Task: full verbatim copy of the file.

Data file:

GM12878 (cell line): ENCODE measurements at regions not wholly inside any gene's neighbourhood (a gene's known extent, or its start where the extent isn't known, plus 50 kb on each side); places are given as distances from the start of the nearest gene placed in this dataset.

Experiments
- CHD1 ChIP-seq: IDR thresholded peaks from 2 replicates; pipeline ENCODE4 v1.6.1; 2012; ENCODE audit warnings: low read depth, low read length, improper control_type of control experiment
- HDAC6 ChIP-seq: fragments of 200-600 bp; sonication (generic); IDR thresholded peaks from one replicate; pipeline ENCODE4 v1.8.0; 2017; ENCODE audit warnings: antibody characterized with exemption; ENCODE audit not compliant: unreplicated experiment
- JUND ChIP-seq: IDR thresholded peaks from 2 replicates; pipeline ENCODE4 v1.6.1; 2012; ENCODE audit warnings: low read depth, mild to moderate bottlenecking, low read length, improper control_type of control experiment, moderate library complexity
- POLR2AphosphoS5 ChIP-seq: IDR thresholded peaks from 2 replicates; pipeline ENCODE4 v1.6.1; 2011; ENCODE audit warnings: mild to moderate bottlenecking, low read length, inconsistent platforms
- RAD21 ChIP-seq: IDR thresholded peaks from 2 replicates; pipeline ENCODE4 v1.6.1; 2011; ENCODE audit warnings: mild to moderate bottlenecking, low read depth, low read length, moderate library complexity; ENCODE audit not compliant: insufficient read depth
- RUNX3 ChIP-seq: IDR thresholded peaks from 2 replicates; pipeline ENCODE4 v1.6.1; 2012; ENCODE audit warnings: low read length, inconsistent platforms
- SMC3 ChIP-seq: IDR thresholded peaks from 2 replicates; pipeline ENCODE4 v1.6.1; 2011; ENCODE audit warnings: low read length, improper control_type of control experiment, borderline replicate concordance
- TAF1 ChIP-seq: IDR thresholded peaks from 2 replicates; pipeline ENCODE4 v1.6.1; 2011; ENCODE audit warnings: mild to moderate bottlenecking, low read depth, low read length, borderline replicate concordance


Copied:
GM12878 (cell line): ENCODE measurements at regions not wholly inside any gene's neighbourhood (a gene's known extent, or its start where the extent isn't known, plus 50 kb on each side); places are given as distances from the start of the nearest gene placed in this dataset.

Experiments
- CHD1 ChIP-seq: IDR thresholded peaks from 2 replicates; pipeline ENCODE4 v1.6.1; 2012; ENCODE audit warnings: low read depth, low read length, improper control_type of control experiment
- HDAC6 ChIP-seq: fragments of 200-600 bp; sonication (generic); IDR thresholded peaks from one replicate; pipeline ENCODE4 v1.8.0; 2017; ENCODE audit warnings: antibody characterized with exemption; ENCODE audit not compliant: unreplicated experiment
- JUND ChIP-seq: IDR thresholded peaks from 2 replicates; pipeline ENCODE4 v1.6.1; 2012; ENCODE audit warnings: low read depth, mild to moderate bottlenecking, low read length, improper control_type of control experiment, moderate library complexity
- POLR2AphosphoS5 ChIP-seq: IDR thresholded peaks from 2 replicates; pipeline ENCODE4 v1.6.1; 2011; ENCODE audit warnings: mild to moderate bottlenecking, low read length, inconsistent platforms
- RAD21 ChIP-seq: IDR thresholded peaks from 2 replicates; pipeline ENCODE4 v1.6.1; 2011; ENCODE audit warnings: mild to moderate bottlenecking, low read depth, low read length, moderate library complexity; ENCODE audit not compliant: insufficient read depth
- RUNX3 ChIP-seq: IDR thresholded peaks from 2 replicates; pipeline ENCODE4 v1.6.1; 2012; ENCODE audit warnings: low read length, inconsistent platforms
- SMC3 ChIP-seq: IDR thresholded peaks from 2 replicates; pipeline ENCODE4 v1.6.1; 2011; ENCODE audit warnings: low read length, improper control_type of control experiment, borderline replicate concordance
- TAF1 ChIP-seq: IDR thresholded peaks from 2 replicates; pipeline ENCODE4 v1.6.1; 2011; ENCODE audit warnings: mild to moderate bottlenecking, low read depth, low read length, borderline replicate concordance